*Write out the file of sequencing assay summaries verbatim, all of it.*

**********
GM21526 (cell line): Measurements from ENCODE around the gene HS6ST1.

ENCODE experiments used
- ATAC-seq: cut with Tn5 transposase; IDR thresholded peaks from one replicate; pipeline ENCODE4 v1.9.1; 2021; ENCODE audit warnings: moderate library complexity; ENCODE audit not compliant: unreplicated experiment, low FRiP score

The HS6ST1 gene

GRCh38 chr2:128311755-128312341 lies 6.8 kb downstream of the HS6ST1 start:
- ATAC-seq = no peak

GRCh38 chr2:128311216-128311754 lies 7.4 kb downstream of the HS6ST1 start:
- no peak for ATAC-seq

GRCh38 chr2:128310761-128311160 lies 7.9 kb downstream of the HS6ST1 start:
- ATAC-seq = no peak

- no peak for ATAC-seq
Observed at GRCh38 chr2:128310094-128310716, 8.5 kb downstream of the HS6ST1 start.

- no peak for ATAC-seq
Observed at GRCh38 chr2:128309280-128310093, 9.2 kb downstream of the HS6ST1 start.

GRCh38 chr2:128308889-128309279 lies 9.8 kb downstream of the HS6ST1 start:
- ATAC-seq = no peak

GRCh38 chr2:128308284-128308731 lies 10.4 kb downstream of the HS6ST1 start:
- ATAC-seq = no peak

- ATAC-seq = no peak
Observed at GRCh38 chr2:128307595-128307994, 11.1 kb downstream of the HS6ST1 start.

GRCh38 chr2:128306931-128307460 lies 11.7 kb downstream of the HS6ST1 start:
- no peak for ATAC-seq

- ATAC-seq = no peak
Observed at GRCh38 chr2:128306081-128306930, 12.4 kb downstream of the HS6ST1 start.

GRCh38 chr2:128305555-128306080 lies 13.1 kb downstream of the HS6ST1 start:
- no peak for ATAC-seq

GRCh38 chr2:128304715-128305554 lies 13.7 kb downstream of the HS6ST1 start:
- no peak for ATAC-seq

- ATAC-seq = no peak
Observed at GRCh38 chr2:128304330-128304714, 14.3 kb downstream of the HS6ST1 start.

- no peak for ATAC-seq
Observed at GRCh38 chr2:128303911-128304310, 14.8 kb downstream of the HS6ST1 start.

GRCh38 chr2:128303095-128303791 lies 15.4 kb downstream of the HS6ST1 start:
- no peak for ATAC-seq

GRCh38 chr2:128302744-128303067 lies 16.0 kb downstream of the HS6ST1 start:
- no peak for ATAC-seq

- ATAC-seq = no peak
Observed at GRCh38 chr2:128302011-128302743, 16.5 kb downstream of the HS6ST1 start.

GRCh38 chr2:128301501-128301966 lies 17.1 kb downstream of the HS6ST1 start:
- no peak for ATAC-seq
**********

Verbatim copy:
GM21526 (cell line): Measurements from ENCODE around the gene HS6ST1.

ENCODE experiments used
- ATAC-seq: cut with Tn5 transposase; IDR thresholded peaks from one replicate; pipeline ENCODE4 v1.9.1; 2021; ENCODE audit warnings: moderate library complexity; ENCODE audit not compliant: unreplicated experiment, low FRiP score

The HS6ST1 gene

GRCh38 chr2:128311755-128312341 lies 6.8 kb downstream of the HS6ST1 start:
- ATAC-seq = no peak

GRCh38 chr2:128311216-128311754 lies 7.4 kb downstream of the HS6ST1 start:
- no peak for ATAC-seq

GRCh38 chr2:128310761-128311160 lies 7.9 kb downstream of the HS6ST1 start:
- ATAC-seq = no peak

- no peak for ATAC-seq
Observed at GRCh38 chr2:128310094-128310716, 8.5 kb downstream of the HS6ST1 start.

- no peak for ATAC-seq
Observed at GRCh38 chr2:128309280-128310093, 9.2 kb downstream of the HS6ST1 start.

GRCh38 chr2:128308889-128309279 lies 9.8 kb downstream of the HS6ST1 start:
- ATAC-seq = no peak

GRCh38 chr2:128308284-128308731 lies 10.4 kb downstream of the HS6ST1 start:
- ATAC-seq = no peak

- ATAC-seq = no peak
Observed at GRCh38 chr2:128307595-128307994, 11.1 kb downstream of the HS6ST1 start.

GRCh38 chr2:128306931-128307460 lies 11.7 kb downstream of the HS6ST1 start:
- no peak for ATAC-seq

- ATAC-seq = no peak
Observed at GRCh38 chr2:128306081-128306930, 12.4 kb downstream of the HS6ST1 start.

GRCh38 chr2:128305555-128306080 lies 13.1 kb downstream of the HS6ST1 start:
- no peak for ATAC-seq

GRCh38 chr2:128304715-128305554 lies 13.7 kb downstream of the HS6ST1 start:
- no peak for ATAC-seq

- ATAC-seq = no peak
Observed at GRCh38 chr2:128304330-128304714, 14.3 kb downstream of the HS6ST1 start.

- no peak for ATAC-seq
Observed at GRCh38 chr2:128303911-128304310, 14.8 kb downstream of the HS6ST1 start.

GRCh38 chr2:128303095-128303791 lies 15.4 kb downstream of the HS6ST1 start:
- no peak for ATAC-seq

GRCh38 chr2:128302744-128303067 lies 16.0 kb downstream of the HS6ST1 start:
- no peak for ATAC-seq

- ATAC-seq = no peak
Observed at GRCh38 chr2:128302011-128302743, 16.5 kb downstream of the HS6ST1 start.

GRCh38 chr2:128301501-128301966 lies 17.1 kb downstream of the HS6ST1 start:
- no peak for ATAC-seq